In October of 2009, Abe (who had been barely capable of taking a walk around the block in the spring of that year) ran his first 5K footrace (that's slightly over 3 miles). I checked the results of that race, and was greatly relieved to see that his running pace was comparable to my own -- then! (I'm sure he could beat the pants off me by today, at the rate he's been progressing.)
The following month he was finally able to convince his doctor that it was okay for him to stop taking Metformin -- which means that, on Thanksgiving this year, he will be be celebrating his one-year anniversary of freeing himself from the need to take diabetes medications.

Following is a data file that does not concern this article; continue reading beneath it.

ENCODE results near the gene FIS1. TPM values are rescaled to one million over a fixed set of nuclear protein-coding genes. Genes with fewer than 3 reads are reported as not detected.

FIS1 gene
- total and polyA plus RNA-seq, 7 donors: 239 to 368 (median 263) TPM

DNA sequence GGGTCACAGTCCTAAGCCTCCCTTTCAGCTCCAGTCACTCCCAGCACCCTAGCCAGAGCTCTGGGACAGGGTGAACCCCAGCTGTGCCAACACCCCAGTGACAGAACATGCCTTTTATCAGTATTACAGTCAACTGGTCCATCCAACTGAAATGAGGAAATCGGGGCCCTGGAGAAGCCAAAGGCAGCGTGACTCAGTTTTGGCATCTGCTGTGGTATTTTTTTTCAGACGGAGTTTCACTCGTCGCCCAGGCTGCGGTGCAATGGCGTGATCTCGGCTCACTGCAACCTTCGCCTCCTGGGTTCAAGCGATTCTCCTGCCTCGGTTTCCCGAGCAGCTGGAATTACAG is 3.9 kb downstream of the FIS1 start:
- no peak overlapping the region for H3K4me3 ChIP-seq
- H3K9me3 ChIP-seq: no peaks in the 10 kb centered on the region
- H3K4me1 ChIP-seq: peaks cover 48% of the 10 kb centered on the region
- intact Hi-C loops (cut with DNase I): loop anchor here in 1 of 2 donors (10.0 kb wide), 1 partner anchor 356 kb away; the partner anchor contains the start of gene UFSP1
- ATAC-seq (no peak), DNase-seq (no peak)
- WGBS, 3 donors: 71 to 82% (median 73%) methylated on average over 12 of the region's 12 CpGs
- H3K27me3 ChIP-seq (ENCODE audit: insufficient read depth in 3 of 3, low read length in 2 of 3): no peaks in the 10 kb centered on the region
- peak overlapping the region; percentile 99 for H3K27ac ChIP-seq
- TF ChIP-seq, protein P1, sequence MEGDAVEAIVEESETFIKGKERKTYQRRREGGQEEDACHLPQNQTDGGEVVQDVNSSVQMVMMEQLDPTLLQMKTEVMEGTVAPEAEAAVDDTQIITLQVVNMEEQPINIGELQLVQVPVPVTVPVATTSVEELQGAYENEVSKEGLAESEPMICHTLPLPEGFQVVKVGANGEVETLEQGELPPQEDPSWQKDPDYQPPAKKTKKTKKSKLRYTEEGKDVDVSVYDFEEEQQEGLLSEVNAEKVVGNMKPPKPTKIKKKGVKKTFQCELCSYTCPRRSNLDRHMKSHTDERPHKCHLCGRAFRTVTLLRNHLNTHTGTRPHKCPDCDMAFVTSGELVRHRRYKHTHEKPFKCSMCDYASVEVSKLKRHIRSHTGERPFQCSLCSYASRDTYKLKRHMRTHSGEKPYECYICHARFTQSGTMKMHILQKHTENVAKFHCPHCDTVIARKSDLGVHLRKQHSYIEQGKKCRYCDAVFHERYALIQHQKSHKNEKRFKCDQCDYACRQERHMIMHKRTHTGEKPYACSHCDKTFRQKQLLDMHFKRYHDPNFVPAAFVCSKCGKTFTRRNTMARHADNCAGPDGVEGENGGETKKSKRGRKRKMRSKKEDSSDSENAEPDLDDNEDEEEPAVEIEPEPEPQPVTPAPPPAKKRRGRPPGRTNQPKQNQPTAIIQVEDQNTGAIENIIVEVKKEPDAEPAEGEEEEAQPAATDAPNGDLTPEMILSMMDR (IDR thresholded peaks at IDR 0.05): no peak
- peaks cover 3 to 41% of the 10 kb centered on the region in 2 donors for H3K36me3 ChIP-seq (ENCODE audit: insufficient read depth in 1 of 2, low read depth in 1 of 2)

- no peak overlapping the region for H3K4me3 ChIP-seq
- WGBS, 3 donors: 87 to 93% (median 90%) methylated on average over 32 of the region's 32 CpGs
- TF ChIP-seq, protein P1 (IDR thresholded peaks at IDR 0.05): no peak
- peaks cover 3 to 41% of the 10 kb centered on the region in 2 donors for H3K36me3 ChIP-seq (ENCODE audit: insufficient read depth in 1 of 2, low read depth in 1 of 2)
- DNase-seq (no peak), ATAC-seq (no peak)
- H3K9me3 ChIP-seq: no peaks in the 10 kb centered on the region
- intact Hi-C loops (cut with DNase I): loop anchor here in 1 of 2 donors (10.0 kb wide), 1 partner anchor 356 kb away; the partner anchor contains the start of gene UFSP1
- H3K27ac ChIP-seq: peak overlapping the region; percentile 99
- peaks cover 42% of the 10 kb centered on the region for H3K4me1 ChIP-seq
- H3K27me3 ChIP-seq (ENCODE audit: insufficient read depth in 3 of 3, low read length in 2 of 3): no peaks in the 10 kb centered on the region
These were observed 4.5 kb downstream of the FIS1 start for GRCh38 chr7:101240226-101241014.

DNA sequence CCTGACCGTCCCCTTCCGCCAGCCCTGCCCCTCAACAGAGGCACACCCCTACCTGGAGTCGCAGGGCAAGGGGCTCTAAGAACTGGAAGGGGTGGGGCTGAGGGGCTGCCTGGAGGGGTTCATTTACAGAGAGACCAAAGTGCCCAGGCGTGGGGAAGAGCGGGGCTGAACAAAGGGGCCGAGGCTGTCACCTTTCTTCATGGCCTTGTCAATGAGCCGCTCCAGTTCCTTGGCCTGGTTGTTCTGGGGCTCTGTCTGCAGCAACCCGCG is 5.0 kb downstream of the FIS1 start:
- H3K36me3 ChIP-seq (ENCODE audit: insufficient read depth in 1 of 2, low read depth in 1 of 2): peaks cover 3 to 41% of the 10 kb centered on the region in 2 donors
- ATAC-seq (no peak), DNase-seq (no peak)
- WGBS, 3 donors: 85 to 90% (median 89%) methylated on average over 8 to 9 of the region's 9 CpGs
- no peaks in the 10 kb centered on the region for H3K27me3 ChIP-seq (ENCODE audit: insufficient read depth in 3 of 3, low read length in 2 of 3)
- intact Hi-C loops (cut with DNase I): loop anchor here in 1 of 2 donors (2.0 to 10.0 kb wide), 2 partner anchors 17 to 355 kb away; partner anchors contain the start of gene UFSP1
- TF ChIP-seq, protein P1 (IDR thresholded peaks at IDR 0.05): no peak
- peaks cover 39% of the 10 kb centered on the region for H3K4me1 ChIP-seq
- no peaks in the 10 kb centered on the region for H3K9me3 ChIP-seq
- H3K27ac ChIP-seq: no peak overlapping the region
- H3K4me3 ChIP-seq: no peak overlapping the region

I don't think he's been standing still since then. "I have never been so determined to accomplish anything in my life as I am right now. Today, things are going well, and one day that might change. But I can only live for today and to do the very best that I can to fight this disease off for another day. Don't let the bad stuff get to me too much; get right back up when I get knocked down. I am incredibly hard on myself, so I also make sure that I have to allow myself to celebrate the successes, big and small. I hope that anyone reading your incredible blog (educational, entertaining and inspirational), especially those who doubt that they can achieve success, at least consider the fact that Diabetic Medical Convention isn't always correct. YOU HAVE TO TAKE AN ACTIVE APPROACH TO YOUR OWN CARE. NO ONE ELSE CAN DO IT FOR YOU, NOT YOUR DOCTOR, NOT A SIGNIFICANT OTHER. YOU AND ONLY YOU! Being positive, eating right, exercise, testing, having a support team and not getting down when you screw up can help you live a long and successful life with Diabetes. It doesn't have to be a gradual (or quick) descent into pain, failure and an early death. Positivity and success IS an option."